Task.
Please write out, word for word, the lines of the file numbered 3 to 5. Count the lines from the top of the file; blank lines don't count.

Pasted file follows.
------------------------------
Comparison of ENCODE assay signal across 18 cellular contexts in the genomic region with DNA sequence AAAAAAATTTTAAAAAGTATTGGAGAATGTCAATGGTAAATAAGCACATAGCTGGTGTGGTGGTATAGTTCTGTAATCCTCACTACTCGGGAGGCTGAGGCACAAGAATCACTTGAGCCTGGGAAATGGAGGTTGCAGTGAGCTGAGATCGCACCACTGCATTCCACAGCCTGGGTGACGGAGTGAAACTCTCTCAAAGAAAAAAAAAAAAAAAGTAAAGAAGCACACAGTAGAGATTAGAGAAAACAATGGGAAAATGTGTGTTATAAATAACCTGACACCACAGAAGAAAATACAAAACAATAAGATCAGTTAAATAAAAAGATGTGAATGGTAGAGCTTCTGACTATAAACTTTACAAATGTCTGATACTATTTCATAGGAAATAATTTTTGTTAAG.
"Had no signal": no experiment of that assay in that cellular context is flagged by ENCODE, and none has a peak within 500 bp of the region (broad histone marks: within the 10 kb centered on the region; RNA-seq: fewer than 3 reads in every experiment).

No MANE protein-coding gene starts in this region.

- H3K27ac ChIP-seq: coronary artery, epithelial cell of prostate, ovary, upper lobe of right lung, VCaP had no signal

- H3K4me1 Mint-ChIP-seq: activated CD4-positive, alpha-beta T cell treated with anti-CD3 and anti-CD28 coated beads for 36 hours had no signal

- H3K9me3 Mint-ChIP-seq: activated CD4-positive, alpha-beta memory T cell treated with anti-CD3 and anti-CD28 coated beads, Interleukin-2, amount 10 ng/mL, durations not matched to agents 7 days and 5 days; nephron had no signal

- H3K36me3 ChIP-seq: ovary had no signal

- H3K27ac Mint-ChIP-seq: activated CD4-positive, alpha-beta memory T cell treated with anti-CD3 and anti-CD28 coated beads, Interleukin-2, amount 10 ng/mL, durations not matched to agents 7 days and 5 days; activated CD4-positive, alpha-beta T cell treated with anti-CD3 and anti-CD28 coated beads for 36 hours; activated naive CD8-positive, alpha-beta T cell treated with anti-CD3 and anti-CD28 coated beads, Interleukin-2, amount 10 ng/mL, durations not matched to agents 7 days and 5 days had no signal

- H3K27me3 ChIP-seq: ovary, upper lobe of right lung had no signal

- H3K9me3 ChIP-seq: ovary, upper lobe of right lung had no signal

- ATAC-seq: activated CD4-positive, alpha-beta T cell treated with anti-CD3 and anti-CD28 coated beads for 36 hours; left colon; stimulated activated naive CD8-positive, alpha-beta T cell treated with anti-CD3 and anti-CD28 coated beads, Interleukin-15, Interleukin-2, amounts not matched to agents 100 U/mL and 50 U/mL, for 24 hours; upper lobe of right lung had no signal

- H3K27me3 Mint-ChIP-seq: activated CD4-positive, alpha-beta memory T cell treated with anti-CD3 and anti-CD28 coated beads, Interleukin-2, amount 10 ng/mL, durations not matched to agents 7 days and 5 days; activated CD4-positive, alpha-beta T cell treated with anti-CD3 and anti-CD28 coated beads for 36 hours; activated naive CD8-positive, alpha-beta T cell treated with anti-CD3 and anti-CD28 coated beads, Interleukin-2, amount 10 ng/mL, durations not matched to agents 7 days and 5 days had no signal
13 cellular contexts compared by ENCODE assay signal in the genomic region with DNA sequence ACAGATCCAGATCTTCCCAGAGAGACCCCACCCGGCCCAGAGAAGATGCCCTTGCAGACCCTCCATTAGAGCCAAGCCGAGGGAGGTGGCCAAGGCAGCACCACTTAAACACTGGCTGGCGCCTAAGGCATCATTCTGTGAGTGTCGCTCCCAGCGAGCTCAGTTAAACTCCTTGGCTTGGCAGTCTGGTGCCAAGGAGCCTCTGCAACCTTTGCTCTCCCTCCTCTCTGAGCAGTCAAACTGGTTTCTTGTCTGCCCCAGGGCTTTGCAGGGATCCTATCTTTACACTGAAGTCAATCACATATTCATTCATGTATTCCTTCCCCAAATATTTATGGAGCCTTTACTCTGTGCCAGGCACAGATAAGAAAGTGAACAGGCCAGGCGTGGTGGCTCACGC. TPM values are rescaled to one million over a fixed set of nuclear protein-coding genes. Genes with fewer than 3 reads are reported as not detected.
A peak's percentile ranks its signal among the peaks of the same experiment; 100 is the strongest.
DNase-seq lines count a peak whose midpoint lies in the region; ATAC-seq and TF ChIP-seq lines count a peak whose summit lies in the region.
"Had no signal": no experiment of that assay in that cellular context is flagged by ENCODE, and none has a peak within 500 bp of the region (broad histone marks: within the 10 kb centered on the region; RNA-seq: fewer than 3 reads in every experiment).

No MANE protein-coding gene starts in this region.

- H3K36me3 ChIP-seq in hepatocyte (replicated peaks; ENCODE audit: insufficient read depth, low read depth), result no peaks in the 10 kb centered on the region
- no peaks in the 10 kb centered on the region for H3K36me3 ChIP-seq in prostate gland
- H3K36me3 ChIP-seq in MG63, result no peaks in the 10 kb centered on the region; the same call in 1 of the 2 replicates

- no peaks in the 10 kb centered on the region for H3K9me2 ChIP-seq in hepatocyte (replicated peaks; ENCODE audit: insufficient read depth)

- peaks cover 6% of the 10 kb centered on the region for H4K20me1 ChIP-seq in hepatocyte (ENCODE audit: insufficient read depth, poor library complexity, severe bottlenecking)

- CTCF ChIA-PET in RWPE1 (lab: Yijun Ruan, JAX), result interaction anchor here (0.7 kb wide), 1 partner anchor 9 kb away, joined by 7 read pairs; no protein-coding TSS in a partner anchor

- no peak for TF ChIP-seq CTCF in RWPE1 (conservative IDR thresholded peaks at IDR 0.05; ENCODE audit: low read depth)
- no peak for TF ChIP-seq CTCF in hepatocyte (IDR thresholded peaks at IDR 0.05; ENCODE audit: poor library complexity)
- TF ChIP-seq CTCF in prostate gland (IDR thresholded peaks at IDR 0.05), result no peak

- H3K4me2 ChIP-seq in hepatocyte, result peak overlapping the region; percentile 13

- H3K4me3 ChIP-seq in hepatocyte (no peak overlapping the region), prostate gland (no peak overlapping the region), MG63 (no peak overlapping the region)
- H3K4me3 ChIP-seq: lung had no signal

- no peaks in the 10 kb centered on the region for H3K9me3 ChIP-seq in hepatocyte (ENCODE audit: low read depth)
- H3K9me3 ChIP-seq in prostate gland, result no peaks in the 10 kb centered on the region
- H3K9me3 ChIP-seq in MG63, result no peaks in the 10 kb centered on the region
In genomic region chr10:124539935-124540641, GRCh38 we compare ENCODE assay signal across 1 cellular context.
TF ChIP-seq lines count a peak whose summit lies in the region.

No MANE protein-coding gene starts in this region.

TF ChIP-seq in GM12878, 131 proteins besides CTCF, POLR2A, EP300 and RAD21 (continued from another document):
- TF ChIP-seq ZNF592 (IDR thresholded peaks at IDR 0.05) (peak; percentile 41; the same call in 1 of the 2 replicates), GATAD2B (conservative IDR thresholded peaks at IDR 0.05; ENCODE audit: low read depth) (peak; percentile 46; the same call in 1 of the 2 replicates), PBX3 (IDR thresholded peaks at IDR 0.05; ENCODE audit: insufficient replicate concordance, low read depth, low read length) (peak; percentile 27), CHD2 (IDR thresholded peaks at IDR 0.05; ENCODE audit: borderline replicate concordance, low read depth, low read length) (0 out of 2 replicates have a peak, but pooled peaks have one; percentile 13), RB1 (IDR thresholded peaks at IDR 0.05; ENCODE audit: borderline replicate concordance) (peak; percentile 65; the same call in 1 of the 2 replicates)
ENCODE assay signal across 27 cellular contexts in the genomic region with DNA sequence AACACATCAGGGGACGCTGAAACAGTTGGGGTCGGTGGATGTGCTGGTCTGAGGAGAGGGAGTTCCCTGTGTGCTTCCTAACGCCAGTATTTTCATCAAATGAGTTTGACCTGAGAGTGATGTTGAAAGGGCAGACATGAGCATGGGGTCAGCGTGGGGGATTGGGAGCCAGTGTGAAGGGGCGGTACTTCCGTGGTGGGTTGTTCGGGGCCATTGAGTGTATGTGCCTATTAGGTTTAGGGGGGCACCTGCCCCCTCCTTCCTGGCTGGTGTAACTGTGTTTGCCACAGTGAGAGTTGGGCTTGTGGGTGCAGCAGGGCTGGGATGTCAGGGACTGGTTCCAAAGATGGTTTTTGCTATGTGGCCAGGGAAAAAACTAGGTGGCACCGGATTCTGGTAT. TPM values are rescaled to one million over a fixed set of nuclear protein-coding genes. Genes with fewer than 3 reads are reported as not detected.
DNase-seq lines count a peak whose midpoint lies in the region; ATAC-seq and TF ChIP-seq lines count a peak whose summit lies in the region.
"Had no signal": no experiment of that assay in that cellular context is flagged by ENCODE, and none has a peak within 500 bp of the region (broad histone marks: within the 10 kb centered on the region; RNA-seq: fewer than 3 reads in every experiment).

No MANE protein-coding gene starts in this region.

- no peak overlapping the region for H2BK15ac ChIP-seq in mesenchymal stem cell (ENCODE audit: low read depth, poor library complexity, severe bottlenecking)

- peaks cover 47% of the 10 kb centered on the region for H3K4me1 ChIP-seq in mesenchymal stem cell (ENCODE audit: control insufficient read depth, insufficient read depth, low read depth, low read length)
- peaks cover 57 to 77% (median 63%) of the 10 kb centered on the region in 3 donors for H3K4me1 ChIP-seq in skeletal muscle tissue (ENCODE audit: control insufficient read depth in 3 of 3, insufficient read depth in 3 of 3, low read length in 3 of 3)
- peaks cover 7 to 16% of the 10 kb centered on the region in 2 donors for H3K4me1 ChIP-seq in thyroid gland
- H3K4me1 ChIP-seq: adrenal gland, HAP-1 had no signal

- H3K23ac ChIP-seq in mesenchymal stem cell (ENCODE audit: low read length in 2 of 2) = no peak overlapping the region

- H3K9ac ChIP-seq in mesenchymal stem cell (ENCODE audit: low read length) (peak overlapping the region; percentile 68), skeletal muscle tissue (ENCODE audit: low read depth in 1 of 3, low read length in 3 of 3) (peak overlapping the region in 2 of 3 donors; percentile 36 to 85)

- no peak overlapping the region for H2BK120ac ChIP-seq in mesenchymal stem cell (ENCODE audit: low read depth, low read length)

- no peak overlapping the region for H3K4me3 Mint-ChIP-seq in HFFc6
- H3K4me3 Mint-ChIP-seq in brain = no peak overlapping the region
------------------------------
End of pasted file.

No MANE protein-coding gene starts in this region.

- H3K27ac ChIP-seq: coronary artery, epithelial cell of prostate, ovary, upper lobe of right lung, VCaP had no signal

- H3K4me1 Mint-ChIP-seq: activated CD4-positive, alpha-beta T cell treated with anti-CD3 and anti-CD28 coated beads for 36 hours had no signal